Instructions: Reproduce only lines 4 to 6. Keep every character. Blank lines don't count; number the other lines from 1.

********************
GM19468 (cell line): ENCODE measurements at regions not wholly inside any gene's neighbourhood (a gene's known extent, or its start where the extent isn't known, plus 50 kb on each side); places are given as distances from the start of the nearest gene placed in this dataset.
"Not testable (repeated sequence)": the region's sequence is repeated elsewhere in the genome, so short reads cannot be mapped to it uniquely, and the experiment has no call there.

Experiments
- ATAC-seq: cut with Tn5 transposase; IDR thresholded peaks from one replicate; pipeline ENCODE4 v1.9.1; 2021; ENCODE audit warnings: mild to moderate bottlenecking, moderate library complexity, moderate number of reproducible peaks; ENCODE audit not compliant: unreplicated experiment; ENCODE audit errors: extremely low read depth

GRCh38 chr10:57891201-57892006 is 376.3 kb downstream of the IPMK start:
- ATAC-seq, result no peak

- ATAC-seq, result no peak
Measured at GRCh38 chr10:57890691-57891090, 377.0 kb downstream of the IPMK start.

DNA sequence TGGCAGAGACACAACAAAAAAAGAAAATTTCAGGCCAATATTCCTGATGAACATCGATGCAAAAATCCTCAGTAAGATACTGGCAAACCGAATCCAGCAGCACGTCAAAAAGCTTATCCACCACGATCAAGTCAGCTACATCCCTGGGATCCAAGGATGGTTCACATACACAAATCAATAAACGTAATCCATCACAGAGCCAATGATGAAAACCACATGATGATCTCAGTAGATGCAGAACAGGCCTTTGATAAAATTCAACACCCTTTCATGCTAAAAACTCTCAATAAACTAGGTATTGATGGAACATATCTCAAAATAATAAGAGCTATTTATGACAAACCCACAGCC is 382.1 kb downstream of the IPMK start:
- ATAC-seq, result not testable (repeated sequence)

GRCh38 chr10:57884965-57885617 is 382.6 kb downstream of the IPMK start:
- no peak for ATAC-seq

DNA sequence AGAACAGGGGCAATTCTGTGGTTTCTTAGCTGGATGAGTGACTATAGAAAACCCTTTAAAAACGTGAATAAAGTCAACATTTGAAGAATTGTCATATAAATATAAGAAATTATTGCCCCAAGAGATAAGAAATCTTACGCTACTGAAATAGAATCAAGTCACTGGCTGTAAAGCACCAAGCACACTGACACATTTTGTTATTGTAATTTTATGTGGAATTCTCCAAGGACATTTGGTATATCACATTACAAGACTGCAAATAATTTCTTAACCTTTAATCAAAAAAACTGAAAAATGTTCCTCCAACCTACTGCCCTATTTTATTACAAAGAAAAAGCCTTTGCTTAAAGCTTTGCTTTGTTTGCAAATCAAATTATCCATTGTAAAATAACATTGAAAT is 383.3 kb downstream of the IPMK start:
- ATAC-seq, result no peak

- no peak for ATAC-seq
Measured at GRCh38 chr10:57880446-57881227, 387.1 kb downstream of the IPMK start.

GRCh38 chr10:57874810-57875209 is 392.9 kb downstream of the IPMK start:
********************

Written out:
- ATAC-seq: cut with Tn5 transposase; IDR thresholded peaks from one replicate; pipeline ENCODE4 v1.9.1; 2021; ENCODE audit warnings: mild to moderate bottlenecking, moderate library complexity, moderate number of reproducible peaks; ENCODE audit not compliant: unreplicated experiment; ENCODE audit errors: extremely low read depth

GRCh38 chr10:57891201-57892006 is 376.3 kb downstream of the IPMK start:
- ATAC-seq, result no peak